Next point, why did we use GWBASIC over QUICKBASIC. Well GWBASIC was released in 83 and QUICKBASIC came out in 85, sorry but we didn't have a time machine.

• Jack V (unregistered) in reply to Ilya Ehrenburg
Ilya Ehrenburg:
guess seems to be a string and so on entering the loop, the initial guess and the quotient numbr/guess are concatenated.

That's what I eventually figured out. Easily done.

Interestingly, because of the multiplication, it does work just fine if you start with an integer (just slightly longer because the first guess was off). And it gives NaN for negative inputs, which is probably correct :)

(It would be more general if it correctly took complex square roots, and obviously more information is always potentially helpful, but there are many applications where NaN is much more meaningful than 3i; and if you want to treat a field more general than R+, you have to choose which square root to return, as there are two; and complex numbers is a natural place to stop, since square roots are again closed in C, but there are other fields where you can take roots so it's not the only correct answer, as it may appear :))

• Sr Sw Eng (unregistered)

TRWTF is thinking engineers cannot be good software developers. You know, as in Software Engineering.

• (cs) in reply to Gabe (OP)
Gabe (OP):
Next point, why did we use GWBASIC over QUICKBASIC. Well GWBASIC was released in 83 and QUICKBASIC came out in 85, sorry but we didn't have a time machine.

Hi Gabe, have you considered upgrading it from GWBASIC to QUICKBASIC?

• Sr Sw Eng (unregistered)

And before all those mentions to square roots of negative numbers trigger it, here is a preventive strike: http://xkcd.com/179/

• Worf (unregistered)

Root finding - can't we optimize it a bit and just "guess" that the initial root is the number entered? (Or to optimize further, half the initial value, and then just test for 1).

That way we have an automated square root function.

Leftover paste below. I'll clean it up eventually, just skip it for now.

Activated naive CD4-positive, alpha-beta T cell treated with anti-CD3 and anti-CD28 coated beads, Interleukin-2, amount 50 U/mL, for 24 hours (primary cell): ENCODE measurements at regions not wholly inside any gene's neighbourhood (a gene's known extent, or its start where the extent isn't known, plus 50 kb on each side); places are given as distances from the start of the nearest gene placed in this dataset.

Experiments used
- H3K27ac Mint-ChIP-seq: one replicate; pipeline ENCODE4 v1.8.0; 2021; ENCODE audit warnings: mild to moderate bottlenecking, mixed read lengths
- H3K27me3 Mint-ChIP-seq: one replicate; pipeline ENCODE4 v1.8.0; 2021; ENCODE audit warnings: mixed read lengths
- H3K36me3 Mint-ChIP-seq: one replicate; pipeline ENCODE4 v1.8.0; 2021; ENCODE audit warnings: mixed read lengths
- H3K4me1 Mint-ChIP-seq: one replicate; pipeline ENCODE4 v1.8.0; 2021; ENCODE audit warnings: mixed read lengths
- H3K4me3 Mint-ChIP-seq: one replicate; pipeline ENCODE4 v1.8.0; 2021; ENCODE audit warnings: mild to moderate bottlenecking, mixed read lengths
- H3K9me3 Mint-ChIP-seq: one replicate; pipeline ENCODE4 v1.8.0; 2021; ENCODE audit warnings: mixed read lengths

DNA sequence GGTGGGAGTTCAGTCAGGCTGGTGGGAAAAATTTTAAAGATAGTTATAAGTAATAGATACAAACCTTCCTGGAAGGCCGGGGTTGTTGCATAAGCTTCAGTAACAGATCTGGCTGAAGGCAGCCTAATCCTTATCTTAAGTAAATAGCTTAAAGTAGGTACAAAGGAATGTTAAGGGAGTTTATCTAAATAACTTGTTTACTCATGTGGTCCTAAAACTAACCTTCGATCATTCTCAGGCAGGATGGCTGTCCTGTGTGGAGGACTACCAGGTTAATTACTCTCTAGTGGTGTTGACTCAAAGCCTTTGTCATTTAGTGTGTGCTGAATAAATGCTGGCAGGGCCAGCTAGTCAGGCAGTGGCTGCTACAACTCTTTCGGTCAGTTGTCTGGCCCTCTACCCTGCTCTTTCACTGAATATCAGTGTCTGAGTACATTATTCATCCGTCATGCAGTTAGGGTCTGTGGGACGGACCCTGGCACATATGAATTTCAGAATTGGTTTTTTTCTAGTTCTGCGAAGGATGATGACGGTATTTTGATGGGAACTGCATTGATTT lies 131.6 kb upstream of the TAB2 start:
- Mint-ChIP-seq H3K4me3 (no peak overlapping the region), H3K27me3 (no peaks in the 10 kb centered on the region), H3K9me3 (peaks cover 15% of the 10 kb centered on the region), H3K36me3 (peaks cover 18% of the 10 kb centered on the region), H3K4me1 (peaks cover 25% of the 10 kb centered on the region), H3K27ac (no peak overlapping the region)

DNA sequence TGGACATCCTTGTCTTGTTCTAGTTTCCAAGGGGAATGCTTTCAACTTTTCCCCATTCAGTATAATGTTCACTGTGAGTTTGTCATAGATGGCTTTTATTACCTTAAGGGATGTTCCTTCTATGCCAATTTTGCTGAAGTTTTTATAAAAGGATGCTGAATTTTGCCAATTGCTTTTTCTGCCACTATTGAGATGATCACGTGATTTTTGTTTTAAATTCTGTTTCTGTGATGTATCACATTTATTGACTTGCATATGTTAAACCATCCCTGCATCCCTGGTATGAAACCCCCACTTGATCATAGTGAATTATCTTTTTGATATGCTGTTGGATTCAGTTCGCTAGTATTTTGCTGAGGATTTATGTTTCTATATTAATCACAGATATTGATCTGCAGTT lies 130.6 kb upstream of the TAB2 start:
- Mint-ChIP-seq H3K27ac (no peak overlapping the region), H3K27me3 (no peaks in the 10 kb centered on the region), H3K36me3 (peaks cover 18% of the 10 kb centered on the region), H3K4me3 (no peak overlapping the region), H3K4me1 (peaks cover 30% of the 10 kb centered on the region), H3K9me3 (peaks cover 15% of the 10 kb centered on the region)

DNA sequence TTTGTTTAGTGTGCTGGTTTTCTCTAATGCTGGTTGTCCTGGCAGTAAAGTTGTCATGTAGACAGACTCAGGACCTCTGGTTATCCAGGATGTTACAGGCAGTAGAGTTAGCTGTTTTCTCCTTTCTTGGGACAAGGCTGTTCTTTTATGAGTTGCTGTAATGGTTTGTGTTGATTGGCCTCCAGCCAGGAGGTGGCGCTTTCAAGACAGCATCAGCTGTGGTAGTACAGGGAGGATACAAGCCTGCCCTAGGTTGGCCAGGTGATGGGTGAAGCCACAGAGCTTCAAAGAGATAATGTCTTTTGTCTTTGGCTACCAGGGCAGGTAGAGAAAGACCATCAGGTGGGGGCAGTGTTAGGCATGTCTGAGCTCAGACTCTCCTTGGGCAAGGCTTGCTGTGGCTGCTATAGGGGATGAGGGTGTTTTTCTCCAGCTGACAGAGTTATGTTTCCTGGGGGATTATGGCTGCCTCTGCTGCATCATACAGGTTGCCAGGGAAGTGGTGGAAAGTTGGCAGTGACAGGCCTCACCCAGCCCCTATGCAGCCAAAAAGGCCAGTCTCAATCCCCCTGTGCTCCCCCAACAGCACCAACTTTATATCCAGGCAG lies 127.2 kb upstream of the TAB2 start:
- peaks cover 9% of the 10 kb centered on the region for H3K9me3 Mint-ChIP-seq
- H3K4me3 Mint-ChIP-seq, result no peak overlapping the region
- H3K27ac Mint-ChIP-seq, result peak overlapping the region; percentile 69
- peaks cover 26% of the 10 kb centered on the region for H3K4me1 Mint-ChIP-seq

The next challenge is figuring out what the stop condition is.

• Rob (unregistered) in reply to Sr Sw Eng
Sr Sw Eng:
TRWTF is thinking engineers cannot be good software developers. You know, as in Software Engineering.
At my place of work we have no "software developers"; all the developers have the official job title of "Software Engineer". This was done so that the company didn't have to employ any actual software engineers. We're never given any design to work to. If we ask for a design we get told "you're software engineers, it's your responsibility to design your work before you code it".
• Yep (unregistered)
Top Cod3r:
lol top cod3r had to take the space out of his name

All it took was someone registering his name for him to realize that maybe, just maybe, he ought to register a name if he plans to continue the regularly scheduled farce.

• Jamface (unregistered)

I want the square root of 2049.

I think that it is 45.26588119

Would I like to refine further than NaN?

FAIL

• SomeCoder (unregistered) in reply to Gabe (OP)
Gabe (OP):
TopCod3r:
It is obvious the submitter of this story is not a PE (Professional Engineer). There is a major liability (legal) with the program recommending beam choices for a bridge.

You know you're right - I'm not a PE - thats a US term and I work exclusively in Europe, mostly in England and we have different rules, regulations and qualifications. Alex has done a fair job of translating what I told him into Americanese, converting sizes and regulations etc, so cut him some slack.

Why would there be a problem with a computers suggestion? Maths is maths, it doesn't matter if its done by a human or a pc. Potential for screw ups are -1) the program can't add up, in which case its the programmers liability, -2) The engineer makes a stupid choice, engineers can do that without needing to use a computer.

Next point, why did we use GWBASIC over QUICKBASIC. Well GWBASIC was released in 83 and QUICKBASIC came out in 85, sorry but we didn't have a time machine.

Gabe, this IS TopCod3r so please don't feed the trolls :)

• Global Warmer (unregistered) in reply to Graham Stewart
Graham Stewart: